Written by 10:00 am abroaden weekly insights, Uncategorized

When Taxes Go Global

This is issue number 056 of our abroaden weekly insights newsletter, this week focused on taxes.

The G7 Global Minimum Tax Pledge

Over the weekend, representatives from the  Group of Seven — the collection of the seven wealthiest democracies globally, aka the G7 — met for a summit in the UK

While there was plenty to discuss at their first physical meeting during the pandemic, the current and future state of global taxes took center stage. 

 It’s no secret that there are vast differences in corporate taxes around the world. 

Countries raced to the bottom to see who can offer the lowest tax rates, all in a bid to attract jobs.

For a long time, this system made sense.  Up until very recently, companies generally needed a physical presence in a country to be able to sell in that market. 

The internet, however, changed all that.  

Companies (and practically anyone) can now offer services entirely online and across the globe from one location. 

In this environment, the logical business decision is to set up shop in the jurisdiction with the lowest corporate tax rate. 

While beneficial to the local economy and businesses, this arrangement provoked the ire of other states who felt that they were missing out on tax revenue.

To that end, places like France, Spain, and Germany decided to create so-called  “digital taxes” to capture money from internet giants like Facebook and Google (much to the chagrin of the United States).

Now, with the economy ready to rebound, world leaders this weekend pledged to institute a global minimum taxes of “at least” 15%. 

Why this summit might be only talk

In theory, this proposal has sound reasoning. 

Suppose each country has the same tax system. In that case, countries could compete with each other based on their labor talent, infrastructure, and other intangibles. 

In practice, though, it will be much more challenging to implement

Getting smaller countries with low tax rates like Ireland and the Netherlands on board won’t be easy for starters.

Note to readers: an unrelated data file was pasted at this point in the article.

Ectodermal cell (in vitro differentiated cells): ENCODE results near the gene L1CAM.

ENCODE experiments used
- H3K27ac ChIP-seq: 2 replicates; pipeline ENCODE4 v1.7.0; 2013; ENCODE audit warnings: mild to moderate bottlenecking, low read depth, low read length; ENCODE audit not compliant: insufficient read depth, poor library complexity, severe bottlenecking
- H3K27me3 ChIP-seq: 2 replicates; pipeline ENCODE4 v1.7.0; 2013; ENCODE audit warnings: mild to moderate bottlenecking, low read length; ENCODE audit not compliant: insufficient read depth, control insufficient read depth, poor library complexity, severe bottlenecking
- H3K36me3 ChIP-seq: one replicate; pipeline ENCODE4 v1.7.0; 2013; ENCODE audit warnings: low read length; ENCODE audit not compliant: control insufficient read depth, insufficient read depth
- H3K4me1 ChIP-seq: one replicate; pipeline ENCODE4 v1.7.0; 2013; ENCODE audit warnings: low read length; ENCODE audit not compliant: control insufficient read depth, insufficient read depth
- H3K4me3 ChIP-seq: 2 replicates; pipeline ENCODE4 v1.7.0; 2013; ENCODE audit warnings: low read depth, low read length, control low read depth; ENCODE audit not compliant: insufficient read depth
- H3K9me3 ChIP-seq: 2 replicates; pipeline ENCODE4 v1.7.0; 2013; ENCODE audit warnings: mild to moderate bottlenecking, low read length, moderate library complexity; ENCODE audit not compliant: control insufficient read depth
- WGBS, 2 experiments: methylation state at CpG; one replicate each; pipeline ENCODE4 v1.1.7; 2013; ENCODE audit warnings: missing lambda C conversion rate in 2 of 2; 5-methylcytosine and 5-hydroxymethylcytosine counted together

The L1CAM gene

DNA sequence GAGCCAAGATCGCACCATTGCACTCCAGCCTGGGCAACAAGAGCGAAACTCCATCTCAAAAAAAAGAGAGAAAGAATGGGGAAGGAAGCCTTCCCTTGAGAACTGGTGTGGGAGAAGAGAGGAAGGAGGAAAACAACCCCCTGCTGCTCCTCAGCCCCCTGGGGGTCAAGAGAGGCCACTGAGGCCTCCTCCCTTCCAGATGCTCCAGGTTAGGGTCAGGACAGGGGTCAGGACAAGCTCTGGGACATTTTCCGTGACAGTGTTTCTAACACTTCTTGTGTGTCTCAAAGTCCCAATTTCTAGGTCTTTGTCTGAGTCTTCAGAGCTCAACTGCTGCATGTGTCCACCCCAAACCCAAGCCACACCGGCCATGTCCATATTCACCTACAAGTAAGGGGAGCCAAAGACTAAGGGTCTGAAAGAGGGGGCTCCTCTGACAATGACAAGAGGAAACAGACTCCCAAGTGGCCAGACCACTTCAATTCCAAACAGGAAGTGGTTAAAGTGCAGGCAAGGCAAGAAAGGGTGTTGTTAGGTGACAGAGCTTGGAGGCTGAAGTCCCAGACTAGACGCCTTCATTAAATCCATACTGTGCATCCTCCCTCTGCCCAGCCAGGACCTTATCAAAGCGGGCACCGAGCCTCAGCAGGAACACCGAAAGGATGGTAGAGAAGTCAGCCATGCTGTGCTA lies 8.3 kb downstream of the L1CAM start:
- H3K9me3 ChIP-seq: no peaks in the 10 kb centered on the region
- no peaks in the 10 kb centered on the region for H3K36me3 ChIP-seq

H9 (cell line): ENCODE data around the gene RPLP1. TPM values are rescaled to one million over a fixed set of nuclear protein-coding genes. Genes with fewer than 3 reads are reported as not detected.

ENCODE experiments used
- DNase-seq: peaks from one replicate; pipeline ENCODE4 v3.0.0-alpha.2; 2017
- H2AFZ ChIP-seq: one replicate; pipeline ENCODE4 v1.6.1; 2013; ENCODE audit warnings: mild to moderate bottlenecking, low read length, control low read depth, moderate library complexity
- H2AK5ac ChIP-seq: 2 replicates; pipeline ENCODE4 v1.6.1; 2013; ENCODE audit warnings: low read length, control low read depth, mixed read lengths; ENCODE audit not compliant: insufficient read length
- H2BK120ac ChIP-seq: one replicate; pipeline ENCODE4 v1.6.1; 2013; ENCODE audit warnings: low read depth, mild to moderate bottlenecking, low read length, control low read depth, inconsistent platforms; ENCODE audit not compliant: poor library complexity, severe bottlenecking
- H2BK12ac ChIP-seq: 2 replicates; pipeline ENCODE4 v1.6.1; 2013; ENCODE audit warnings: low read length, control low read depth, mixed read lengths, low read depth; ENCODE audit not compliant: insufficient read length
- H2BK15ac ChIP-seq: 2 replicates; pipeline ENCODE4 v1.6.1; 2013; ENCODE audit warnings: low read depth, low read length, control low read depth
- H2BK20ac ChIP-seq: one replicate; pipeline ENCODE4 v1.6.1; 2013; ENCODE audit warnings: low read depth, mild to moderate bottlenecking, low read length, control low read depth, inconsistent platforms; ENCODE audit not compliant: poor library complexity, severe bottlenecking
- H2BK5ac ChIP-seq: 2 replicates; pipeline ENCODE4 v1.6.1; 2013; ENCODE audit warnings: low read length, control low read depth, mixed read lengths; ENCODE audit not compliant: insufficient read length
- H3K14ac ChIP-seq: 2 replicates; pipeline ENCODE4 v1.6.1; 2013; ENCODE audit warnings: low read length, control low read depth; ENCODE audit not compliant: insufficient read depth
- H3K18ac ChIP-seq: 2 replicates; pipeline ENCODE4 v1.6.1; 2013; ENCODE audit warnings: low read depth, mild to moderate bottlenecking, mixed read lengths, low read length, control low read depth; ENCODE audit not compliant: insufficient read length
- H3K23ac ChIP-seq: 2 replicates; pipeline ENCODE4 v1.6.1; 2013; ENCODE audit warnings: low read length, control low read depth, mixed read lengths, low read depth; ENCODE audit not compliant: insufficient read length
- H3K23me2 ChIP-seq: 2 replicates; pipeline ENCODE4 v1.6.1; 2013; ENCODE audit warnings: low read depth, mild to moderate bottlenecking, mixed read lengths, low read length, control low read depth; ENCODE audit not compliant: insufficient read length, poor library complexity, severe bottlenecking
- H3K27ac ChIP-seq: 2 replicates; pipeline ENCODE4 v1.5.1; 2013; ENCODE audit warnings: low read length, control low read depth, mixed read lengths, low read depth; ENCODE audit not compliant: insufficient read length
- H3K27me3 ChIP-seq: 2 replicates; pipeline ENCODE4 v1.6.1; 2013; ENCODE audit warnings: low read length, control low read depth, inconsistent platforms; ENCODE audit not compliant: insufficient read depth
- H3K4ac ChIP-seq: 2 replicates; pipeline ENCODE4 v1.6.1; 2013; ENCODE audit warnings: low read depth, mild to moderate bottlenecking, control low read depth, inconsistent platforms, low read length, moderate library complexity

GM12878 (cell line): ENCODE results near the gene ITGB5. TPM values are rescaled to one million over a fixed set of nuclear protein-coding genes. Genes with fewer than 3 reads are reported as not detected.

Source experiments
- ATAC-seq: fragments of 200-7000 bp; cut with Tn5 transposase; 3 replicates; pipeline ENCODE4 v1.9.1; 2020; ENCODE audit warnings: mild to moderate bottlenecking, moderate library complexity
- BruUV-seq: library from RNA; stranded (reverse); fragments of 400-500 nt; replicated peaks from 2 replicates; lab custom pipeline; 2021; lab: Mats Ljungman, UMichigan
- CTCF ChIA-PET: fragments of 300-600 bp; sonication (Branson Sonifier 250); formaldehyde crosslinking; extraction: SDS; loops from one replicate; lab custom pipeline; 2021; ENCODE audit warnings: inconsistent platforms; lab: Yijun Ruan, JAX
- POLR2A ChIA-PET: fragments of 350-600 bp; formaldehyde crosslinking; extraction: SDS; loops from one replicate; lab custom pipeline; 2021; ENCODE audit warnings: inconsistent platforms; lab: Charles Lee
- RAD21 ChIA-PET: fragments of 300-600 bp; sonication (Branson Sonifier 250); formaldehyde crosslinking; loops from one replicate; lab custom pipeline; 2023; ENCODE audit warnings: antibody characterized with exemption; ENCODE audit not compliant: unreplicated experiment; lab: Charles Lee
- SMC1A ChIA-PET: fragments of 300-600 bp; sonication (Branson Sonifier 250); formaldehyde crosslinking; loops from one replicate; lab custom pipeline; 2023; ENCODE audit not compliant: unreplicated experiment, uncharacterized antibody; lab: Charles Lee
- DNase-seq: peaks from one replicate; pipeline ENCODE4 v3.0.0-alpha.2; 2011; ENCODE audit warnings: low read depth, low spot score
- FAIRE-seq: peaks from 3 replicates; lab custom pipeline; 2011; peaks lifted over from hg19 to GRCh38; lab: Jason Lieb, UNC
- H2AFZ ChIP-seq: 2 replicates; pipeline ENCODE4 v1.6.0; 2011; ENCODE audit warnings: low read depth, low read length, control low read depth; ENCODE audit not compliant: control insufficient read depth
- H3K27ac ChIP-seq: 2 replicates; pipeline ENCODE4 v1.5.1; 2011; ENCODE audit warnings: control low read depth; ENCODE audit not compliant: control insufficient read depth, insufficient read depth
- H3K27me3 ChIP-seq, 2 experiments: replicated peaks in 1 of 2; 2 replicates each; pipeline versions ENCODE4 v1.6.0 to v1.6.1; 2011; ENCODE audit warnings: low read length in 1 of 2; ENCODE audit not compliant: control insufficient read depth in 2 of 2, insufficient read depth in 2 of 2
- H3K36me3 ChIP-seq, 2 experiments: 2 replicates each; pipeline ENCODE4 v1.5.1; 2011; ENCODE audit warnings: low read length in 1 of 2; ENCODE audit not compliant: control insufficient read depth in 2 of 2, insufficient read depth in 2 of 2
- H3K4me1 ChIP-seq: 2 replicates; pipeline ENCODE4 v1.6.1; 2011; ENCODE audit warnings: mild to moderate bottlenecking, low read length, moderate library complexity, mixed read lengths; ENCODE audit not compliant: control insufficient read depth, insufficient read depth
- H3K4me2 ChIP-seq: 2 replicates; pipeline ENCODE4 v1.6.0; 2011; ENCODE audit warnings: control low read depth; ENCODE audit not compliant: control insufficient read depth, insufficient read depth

Second, the incentive to cheat is too great. 

Many smaller countries use their low corporate tax rates to cover up other politically difficult inefficiencies to fix. 

For example, when the euro came into force 19 years ago, it exposed high costs and byzantine structures in many nations that their previous currencies papered over.

For some, it took painful years of austerity to fix.  

Others are still in dire need of reform. 

Will these nations jump on the global corporate tax train and risk further harming their economy? 

If so, it will shake the way companies do business to the core, resonating throughout the economy and financial markets in the process. 

The big guns in global sustainability

Taxes weren’t the only topic up for discussion at the G7.

The climate is still one of the most pressing matters in the world today. 

Investors agree, which is why ESG and SRI investing are becoming more popular by the day

Yet, despite this popularity, standards around what constitutes a “sustainable” business practice are a patchwork of sometimes conflicting definitions. 

To alleviate this problem, the International Accounting Standards Foundation (IFRS) proposes a global sustainability board. 

If you’re not a finance nerd, you probably don’t know about the IFRS. 

In short, this body sets global standards in accounting, meaning that (outside of the US), financial reporting documents all follow the same rules. 

IFRS and the G7 hope that the International Sustainability Standards Board (ISSB) will give the world one set of rules to define sustainable business practices. 

Over the weekend, the ISSB got a heavyweight member added to their advisory board. 

Former European Central Bank President Jean-Claude Trichet agreed to lead this panel, giving a powerful voice to what will likely be a potent body.   


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The 3rd installment of our guest post in Barcinno. 

As many of you know, our friends over at Barcinno are letting us guest-post about our time in the fantastic F10 FinTech incubator. 

Here’s our 3rd installment.  

Check it out!

Spain reopens its borders to tourists.

As of yesterday, Spain reopened its borders to visitors from outside the EU (with certain conditions).

Spain needs tourism, for better or for worse. Now is probably the right moment to address some of the worst impacts of mass tourism. 

For us expats in Spain, it’s going to be kind of weird. For the past year, it’s been a bit surreal to see this country primarily devoid of visitors. 

If you buy into the mantra “live like a local” (we don’t as if you live somewhere, you’re a local. “live like a native” might be the cultural experience so many travel writers opine for), it’s been an interesting 15 months. 

With visitors coming back, so too will the old love-hate dynamic between tourists and residents.  We’re curious as to how this iteration of tourism plays out in one of the most-visited countries in the world.    

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